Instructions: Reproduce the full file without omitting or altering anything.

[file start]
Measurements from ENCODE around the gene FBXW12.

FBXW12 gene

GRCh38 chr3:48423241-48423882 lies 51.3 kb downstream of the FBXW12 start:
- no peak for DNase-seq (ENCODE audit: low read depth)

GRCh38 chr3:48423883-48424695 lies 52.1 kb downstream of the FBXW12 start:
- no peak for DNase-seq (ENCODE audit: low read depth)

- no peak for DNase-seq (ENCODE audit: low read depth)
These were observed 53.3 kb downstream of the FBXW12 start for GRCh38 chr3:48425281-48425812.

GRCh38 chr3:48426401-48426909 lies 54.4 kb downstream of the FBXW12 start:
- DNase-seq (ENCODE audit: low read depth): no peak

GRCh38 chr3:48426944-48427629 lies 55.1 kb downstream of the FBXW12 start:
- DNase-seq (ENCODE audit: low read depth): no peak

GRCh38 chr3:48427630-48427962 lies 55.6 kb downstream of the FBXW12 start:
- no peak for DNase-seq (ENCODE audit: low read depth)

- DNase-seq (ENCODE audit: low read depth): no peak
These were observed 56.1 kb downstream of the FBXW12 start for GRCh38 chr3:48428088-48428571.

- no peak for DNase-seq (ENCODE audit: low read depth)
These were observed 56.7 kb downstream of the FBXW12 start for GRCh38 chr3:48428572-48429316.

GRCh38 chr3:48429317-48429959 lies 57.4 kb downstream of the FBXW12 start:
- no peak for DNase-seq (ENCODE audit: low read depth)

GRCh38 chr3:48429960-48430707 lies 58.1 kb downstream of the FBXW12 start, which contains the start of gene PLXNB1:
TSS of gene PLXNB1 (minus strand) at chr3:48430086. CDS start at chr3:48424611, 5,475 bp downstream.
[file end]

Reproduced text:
Measurements from ENCODE around the gene FBXW12.

FBXW12 gene

GRCh38 chr3:48423241-48423882 lies 51.3 kb downstream of the FBXW12 start:
- no peak for DNase-seq (ENCODE audit: low read depth)

GRCh38 chr3:48423883-48424695 lies 52.1 kb downstream of the FBXW12 start:
- no peak for DNase-seq (ENCODE audit: low read depth)

- no peak for DNase-seq (ENCODE audit: low read depth)
These were observed 53.3 kb downstream of the FBXW12 start for GRCh38 chr3:48425281-48425812.

GRCh38 chr3:48426401-48426909 lies 54.4 kb downstream of the FBXW12 start:
- DNase-seq (ENCODE audit: low read depth): no peak

GRCh38 chr3:48426944-48427629 lies 55.1 kb downstream of the FBXW12 start:
- DNase-seq (ENCODE audit: low read depth): no peak

GRCh38 chr3:48427630-48427962 lies 55.6 kb downstream of the FBXW12 start:
- no peak for DNase-seq (ENCODE audit: low read depth)

- DNase-seq (ENCODE audit: low read depth): no peak
These were observed 56.1 kb downstream of the FBXW12 start for GRCh38 chr3:48428088-48428571.

- no peak for DNase-seq (ENCODE audit: low read depth)
These were observed 56.7 kb downstream of the FBXW12 start for GRCh38 chr3:48428572-48429316.

GRCh38 chr3:48429317-48429959 lies 57.4 kb downstream of the FBXW12 start:
- no peak for DNase-seq (ENCODE audit: low read depth)

GRCh38 chr3:48429960-48430707 lies 58.1 kb downstream of the FBXW12 start, which contains the start of gene PLXNB1:
TSS of gene PLXNB1 (minus strand) at chr3:48430086. CDS start at chr3:48424611, 5,475 bp downstream.